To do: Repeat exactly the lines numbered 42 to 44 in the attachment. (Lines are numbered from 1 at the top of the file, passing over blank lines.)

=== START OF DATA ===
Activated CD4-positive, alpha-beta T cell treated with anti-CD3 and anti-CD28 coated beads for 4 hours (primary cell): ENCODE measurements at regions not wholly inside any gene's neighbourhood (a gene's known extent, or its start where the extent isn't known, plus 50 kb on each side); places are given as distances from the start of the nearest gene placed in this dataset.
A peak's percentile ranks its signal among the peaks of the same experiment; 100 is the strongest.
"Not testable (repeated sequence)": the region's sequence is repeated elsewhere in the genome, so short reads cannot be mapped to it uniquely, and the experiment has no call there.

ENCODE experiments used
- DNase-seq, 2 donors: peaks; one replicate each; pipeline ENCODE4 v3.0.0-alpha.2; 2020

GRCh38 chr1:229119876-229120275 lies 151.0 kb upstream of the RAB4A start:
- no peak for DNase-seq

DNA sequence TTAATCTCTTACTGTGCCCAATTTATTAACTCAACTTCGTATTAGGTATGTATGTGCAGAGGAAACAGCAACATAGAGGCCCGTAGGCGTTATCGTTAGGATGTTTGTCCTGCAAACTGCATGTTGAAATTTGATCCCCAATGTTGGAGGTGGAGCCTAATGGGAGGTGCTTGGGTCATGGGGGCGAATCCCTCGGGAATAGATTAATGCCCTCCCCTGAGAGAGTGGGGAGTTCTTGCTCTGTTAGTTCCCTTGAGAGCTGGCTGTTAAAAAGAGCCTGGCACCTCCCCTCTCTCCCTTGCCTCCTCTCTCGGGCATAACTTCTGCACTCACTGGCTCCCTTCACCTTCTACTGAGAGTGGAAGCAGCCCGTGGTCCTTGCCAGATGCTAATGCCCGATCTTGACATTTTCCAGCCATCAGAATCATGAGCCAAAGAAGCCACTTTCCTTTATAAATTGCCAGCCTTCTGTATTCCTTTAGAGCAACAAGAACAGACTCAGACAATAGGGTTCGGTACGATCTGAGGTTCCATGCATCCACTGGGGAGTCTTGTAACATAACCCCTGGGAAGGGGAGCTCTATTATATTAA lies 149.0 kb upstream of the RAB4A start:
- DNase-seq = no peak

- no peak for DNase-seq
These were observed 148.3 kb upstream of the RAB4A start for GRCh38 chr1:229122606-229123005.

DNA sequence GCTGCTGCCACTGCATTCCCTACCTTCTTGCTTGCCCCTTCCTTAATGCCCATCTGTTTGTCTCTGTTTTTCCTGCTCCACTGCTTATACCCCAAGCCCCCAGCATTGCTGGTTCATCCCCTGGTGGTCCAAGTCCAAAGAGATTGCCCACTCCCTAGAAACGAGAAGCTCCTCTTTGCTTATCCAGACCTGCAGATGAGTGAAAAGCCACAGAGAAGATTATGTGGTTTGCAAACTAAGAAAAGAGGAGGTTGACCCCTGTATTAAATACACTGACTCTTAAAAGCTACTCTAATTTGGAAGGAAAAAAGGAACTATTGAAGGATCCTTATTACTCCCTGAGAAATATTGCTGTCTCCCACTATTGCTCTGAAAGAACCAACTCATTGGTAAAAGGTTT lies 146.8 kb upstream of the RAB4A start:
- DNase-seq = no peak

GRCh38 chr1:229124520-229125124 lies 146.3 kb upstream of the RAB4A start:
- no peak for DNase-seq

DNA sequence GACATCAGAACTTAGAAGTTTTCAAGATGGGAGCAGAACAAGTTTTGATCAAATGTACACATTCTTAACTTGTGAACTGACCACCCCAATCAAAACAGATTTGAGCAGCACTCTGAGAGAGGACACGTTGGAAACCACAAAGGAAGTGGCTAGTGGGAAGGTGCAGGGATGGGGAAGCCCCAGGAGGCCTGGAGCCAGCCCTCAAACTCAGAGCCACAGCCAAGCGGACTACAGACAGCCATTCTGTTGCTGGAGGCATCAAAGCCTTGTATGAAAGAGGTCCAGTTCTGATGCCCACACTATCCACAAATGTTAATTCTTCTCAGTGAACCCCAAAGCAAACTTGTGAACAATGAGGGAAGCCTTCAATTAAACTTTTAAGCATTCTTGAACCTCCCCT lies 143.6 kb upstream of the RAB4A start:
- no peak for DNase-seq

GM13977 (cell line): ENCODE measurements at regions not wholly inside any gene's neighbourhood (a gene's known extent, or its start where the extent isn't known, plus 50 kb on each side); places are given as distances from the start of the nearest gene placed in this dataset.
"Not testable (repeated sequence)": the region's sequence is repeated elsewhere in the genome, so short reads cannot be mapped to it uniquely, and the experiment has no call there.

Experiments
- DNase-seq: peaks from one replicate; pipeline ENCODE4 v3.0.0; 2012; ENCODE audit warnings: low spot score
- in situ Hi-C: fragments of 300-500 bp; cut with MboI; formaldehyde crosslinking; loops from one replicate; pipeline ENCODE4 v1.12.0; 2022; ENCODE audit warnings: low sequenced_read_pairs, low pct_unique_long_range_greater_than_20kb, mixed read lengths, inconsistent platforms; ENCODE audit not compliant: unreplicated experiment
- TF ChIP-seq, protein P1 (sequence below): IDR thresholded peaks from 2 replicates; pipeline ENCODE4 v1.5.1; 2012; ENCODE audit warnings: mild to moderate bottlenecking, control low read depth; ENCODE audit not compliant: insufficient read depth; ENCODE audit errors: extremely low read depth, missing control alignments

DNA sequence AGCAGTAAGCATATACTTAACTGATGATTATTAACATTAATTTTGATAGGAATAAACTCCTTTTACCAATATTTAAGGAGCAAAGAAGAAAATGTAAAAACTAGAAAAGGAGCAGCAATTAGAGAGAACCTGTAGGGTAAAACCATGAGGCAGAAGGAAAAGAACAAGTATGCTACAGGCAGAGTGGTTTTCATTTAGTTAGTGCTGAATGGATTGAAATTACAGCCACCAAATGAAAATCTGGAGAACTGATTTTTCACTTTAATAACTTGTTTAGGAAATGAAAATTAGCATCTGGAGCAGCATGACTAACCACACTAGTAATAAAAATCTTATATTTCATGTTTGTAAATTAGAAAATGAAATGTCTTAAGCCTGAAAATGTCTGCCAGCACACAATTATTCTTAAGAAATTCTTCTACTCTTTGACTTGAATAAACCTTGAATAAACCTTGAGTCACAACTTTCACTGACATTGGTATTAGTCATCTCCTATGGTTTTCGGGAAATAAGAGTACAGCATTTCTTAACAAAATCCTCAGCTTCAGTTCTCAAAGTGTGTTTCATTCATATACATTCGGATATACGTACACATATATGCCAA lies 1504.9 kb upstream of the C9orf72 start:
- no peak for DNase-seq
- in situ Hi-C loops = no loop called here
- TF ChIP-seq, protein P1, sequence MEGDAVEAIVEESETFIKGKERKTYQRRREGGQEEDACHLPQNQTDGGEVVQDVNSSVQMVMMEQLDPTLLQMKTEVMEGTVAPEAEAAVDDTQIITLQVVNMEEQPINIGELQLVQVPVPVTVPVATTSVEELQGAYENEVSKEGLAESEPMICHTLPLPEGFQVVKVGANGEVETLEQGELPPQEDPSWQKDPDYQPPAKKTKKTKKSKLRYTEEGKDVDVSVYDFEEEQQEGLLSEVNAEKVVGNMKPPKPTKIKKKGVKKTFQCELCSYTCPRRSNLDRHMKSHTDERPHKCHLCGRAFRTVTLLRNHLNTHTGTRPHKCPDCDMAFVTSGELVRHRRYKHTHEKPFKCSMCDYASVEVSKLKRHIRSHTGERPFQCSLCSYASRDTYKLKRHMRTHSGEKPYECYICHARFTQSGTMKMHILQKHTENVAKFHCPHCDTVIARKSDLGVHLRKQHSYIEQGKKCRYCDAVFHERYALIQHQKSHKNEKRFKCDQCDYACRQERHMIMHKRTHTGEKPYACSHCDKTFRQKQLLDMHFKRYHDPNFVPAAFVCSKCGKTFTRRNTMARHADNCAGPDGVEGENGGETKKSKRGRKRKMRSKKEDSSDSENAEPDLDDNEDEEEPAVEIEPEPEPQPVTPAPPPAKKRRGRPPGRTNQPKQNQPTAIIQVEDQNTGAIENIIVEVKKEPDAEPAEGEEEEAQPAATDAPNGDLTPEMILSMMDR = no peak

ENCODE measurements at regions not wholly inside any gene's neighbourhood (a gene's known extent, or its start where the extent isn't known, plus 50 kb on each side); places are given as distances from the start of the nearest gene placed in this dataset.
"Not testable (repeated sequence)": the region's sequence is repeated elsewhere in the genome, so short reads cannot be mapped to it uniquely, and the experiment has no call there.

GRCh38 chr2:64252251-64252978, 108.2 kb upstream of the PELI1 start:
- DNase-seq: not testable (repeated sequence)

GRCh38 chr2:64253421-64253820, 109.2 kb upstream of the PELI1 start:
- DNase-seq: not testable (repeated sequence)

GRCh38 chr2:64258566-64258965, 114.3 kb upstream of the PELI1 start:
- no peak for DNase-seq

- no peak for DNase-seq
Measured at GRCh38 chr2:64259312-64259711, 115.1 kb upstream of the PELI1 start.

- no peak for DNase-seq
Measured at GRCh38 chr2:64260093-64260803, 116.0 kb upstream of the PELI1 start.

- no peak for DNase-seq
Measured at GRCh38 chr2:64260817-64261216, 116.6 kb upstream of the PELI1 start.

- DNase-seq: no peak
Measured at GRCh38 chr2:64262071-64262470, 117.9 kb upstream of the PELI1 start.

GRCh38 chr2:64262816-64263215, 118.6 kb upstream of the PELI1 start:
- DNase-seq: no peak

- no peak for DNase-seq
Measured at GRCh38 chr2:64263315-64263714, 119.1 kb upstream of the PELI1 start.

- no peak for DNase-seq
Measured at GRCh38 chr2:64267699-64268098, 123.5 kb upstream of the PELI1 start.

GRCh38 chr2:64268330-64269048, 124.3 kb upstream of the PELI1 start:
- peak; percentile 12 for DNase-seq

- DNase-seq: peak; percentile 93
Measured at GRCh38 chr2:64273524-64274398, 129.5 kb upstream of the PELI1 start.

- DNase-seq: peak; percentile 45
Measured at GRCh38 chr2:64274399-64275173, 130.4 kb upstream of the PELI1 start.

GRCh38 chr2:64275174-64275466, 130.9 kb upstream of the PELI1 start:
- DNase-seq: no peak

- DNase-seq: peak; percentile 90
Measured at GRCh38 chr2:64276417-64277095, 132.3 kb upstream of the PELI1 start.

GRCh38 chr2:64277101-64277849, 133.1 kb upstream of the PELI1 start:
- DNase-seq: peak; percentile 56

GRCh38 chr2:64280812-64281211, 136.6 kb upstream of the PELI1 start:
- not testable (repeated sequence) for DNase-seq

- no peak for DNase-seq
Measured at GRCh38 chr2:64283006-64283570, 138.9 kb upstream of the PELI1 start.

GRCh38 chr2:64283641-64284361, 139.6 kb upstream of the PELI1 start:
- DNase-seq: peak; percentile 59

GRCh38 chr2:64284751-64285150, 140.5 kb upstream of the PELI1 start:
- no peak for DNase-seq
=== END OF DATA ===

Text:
- DNase-seq: no peak
Measured at GRCh38 chr2:64262071-64262470, 117.9 kb upstream of the PELI1 start.

GRCh38 chr2:64262816-64263215, 118.6 kb upstream of the PELI1 start: